Since mid-September, vigilantes have slaughtered seven people suspected of trying to obtain and drink human blood as part of magic rituals.
The vampire rumors sweeping the country’s southern region have forced authorities to impose a night-time curfew, restricting movement to 10 hours from 07:00 (05:00 GMT) until 17:00 (15:00 GMT).
The UN – which is involved in food aid and agricultural assistance programs – has pulled its workers out of the area for safety reasons.
Although the attacks are not targeted at UN staff, the UN instructed all its personnel working in the affected areas to temporarily “relocate” to the commercial capital Blantyre, 90km away.
Four districts in southern parts of the country have been swept by rumors of bloodsucking humans, but Mulanje, which borders Mozambique, is the epicenter of the killings.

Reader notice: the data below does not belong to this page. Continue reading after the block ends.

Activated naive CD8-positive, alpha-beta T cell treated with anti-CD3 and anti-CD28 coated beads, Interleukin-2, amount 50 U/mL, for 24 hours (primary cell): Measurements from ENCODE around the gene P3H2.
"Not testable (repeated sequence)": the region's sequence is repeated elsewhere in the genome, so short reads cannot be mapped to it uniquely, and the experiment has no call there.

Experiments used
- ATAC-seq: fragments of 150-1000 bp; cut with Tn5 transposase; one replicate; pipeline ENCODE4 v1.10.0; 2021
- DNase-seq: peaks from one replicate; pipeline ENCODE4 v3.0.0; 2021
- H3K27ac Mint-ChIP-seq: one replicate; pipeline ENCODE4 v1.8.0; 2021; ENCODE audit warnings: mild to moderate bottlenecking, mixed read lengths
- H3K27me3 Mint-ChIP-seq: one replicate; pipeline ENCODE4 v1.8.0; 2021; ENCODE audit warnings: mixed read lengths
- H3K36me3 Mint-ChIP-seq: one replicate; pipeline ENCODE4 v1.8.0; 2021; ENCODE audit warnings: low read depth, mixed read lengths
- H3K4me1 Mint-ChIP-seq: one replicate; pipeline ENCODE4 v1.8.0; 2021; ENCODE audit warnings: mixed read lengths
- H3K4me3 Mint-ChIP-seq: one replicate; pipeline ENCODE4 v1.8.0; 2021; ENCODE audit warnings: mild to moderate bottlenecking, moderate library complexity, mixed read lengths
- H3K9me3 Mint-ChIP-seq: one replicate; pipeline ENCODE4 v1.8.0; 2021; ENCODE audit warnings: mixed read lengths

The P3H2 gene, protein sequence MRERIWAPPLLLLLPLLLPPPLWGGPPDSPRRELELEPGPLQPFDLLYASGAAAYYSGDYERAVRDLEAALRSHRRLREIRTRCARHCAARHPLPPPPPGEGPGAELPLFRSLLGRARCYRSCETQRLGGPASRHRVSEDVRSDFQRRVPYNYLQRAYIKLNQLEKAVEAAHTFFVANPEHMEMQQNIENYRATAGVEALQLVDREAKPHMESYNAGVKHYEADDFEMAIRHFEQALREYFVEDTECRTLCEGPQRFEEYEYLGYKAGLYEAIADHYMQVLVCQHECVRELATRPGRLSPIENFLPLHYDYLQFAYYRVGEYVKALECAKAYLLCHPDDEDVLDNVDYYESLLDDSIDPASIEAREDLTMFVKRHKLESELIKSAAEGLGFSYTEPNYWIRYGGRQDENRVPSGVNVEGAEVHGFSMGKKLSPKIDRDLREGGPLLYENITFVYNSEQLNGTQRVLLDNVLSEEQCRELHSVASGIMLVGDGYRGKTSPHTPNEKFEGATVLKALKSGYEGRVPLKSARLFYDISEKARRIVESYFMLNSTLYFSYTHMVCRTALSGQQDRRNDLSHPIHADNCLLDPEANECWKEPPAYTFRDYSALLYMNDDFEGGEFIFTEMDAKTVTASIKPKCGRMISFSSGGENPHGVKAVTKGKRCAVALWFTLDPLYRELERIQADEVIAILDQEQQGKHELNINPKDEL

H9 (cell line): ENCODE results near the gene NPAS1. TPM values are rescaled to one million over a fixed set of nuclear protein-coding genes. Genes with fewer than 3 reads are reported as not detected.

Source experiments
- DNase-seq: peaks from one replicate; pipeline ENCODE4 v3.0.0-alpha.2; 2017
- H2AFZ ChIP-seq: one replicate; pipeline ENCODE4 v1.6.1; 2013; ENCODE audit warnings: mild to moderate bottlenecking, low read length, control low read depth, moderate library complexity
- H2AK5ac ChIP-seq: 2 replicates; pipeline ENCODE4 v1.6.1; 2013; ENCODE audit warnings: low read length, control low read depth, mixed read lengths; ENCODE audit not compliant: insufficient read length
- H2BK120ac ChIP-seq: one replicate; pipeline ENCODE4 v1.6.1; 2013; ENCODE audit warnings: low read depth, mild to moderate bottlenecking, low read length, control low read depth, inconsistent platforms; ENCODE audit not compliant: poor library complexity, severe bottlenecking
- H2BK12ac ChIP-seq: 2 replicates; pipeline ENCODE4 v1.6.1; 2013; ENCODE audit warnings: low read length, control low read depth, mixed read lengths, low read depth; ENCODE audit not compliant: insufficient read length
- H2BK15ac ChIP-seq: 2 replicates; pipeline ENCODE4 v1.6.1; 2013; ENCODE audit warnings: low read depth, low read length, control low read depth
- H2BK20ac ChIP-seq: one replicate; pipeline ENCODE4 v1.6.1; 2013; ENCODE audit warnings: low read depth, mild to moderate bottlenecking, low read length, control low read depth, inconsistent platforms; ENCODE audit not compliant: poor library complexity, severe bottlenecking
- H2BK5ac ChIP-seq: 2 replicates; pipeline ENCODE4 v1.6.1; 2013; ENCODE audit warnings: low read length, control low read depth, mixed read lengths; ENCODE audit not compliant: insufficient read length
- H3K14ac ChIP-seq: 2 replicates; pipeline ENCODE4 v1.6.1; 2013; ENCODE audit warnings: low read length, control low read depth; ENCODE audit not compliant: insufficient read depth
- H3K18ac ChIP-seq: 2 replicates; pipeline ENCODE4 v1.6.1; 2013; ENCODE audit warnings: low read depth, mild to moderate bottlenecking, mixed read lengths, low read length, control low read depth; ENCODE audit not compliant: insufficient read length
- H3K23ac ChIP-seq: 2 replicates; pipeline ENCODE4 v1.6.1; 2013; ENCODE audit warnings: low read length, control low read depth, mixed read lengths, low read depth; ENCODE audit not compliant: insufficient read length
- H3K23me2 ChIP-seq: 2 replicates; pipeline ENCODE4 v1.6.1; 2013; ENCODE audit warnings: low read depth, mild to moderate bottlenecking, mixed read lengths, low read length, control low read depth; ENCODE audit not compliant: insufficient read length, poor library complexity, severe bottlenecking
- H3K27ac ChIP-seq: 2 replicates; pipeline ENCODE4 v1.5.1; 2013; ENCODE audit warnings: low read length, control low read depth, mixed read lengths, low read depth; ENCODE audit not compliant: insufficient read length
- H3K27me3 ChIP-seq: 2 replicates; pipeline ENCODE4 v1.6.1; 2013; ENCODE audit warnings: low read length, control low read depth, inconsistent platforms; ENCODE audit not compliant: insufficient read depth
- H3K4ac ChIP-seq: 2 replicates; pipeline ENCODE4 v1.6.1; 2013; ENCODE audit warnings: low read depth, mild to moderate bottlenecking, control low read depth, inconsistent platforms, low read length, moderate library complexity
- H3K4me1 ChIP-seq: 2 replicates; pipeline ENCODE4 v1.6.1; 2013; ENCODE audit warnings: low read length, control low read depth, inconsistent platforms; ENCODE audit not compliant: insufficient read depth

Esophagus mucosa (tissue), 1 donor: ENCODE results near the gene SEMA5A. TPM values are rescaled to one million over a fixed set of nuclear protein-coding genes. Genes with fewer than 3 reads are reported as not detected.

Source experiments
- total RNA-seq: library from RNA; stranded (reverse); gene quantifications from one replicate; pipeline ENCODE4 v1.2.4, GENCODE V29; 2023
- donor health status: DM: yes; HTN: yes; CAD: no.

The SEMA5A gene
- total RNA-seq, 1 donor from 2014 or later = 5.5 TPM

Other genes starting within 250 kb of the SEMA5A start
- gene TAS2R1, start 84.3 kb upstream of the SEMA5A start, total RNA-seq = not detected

In a report last week and obtained by AFP Tuesday, the UN said it had suspended all visits to the affected areas because the “situation is still unstable and volatile”.
“We have instituted an intensive investigation for us to get to the bottom of the matter,” the president said in a statement.
Police told AFP a seventh person was killed by an angry mob on Monday in Thyolo, the president’s home district.
The latest victim, a mentally-disabled man, was found loitering at night in a village and was lynched by vigilantes who suspected he was pretending to be insane, said police spokesperson Lloyd Maida.
Rumors of vampires allegedly originated from Mozambique and “spread across” the borders to the Malawian districts of Mulanje and Phalombe, according to the UN.
Malawi, where witchcraft is widely believed and education standards are low, is regularly dogged by rumors of “vampire” activity.
The United States embassy has also temporarily withdrawn its team of Peace Corps volunteers from the districts surrounding Mulanje and has advised its citizens not to visit the affected districts.